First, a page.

"Even at six vivid verbs, the title doesn't do justice to the breadth of this short, acrid, elusive, entrancing book." Bloomberg
"Inspired...accessible, delightful...powerful...alluringly designed by Chip Kidd and illustrated by the cartoonist Seth, is filled with the sly, sharp social commentary that made Rakoff such a favorite....What shines through in this novel, even more than in his nonfiction, is a piercing, wistful appreciation for life, love and art...deserves to become a classic...a rare bird: moving, amusing, lilting, crushing." Heller McAlpin, NPR
"I just marveled at his words....What he's created in this book is Seussian." Ira Glass
"A novel in rhyming couplets narrated in iambic tetrameter? Why not?...Along the way, you can have a lot of fun, no matter how serious the subject — family, sometimes alienating, sometimes consoling — because of the rhymes. Rakoff makes such pairings as virago and Chicago, ceases and paresis, skittish and Yiddish, antelope and envelope, horas and Torahs, Alzheimer's and climbers, for 100 cleverly rendered and entertaining pages." Alan Cheuse, NPR.org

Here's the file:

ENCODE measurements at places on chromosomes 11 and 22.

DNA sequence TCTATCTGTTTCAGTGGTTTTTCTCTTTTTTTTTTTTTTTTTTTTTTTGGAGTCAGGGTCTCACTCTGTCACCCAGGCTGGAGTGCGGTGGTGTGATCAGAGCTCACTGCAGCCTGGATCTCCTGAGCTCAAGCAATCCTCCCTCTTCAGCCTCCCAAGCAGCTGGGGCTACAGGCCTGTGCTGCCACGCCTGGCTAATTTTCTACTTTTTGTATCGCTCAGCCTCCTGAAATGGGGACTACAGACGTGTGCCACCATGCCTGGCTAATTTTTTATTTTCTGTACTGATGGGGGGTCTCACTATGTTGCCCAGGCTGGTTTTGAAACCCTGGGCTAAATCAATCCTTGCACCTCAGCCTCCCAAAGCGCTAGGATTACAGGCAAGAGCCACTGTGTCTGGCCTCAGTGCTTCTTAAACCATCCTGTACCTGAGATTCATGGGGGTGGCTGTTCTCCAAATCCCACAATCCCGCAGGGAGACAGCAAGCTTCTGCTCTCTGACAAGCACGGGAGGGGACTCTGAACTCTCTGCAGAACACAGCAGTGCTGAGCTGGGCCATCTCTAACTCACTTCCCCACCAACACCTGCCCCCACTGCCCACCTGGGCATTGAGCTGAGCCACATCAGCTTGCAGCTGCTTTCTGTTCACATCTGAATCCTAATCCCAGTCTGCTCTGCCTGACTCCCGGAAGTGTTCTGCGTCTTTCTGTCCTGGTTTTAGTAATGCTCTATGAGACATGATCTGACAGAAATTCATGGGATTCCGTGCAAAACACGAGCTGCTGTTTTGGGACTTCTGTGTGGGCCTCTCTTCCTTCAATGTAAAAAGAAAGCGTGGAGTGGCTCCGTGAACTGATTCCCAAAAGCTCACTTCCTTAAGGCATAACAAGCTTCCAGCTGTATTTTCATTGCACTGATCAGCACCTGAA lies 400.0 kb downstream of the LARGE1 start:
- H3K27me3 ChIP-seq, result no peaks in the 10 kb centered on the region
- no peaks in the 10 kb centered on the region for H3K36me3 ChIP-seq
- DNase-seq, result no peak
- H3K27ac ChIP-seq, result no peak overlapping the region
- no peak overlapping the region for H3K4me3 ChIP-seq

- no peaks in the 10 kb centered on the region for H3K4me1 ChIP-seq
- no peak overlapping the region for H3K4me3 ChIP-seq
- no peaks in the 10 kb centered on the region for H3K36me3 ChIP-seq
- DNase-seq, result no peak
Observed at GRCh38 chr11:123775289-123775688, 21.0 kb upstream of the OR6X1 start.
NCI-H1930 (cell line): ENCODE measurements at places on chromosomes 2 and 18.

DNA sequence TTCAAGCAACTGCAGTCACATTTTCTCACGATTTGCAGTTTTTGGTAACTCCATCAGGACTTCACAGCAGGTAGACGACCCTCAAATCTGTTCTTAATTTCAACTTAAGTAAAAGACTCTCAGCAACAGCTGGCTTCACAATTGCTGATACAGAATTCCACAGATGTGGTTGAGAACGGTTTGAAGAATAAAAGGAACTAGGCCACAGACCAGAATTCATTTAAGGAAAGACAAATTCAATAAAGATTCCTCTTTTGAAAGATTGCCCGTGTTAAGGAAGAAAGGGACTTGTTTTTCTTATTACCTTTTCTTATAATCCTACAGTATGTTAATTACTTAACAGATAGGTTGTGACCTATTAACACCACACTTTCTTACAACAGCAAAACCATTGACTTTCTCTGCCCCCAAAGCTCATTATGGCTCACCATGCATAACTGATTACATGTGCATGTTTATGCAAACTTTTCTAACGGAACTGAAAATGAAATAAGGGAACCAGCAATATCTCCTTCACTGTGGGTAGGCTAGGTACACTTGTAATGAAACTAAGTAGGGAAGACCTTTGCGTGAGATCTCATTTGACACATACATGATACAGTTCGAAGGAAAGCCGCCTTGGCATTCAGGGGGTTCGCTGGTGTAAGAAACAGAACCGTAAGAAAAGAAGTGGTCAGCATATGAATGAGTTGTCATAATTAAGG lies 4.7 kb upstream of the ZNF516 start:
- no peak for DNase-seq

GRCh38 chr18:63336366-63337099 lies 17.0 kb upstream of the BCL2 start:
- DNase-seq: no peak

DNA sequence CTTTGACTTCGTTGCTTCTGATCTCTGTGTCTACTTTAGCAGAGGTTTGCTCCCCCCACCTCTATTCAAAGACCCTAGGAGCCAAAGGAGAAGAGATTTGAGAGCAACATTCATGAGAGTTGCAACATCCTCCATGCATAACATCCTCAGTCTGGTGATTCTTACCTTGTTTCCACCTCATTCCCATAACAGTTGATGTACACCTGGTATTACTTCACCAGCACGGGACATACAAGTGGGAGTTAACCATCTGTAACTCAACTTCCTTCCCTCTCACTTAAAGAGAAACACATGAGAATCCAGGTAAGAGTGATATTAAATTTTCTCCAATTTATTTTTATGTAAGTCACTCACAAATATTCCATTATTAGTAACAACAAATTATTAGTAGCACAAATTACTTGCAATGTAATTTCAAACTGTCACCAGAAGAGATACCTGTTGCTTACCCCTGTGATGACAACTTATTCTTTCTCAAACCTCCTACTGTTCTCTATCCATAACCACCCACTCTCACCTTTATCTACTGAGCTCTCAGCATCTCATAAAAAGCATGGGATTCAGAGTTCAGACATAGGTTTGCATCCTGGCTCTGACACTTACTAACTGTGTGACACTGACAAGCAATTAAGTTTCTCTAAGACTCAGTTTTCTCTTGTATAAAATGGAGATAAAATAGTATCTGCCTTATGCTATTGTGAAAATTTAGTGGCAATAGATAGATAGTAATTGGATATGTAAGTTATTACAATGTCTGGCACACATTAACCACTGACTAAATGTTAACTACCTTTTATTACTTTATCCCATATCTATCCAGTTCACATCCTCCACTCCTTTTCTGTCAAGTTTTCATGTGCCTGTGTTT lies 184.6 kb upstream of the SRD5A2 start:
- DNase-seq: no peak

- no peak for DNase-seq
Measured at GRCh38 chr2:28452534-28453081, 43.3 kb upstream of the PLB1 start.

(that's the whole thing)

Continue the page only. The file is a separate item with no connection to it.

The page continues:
"[A] tour de force novel-in-verse....It is hard not to feel celebratory over its heart-singing smarts, its existence as a fist raised against a life ending. What melancholia is there is confined to its characters — it's a triumphant, moving work of true craft and wit." Austin American-Statesman
"Truly singular....There is so much bound up in the novel's singsong verse: stories about AIDS and Alzheimer's, altruism, art, lives linked together by buried incidents that spring up again to bear unexpected fruit." The Atlantic
About the Author
David Rakoff was the New York Times bestselling author of the books Fraud, Don't Get Too Comfortable, and Half Empty. A two-time recipient of the Lambda Literary Award and winner of the Thurber Prize for American Humor, he was a regular contributor to This American Life. He died in August 2012 at the age of forty-seven, shortly after finishing this book.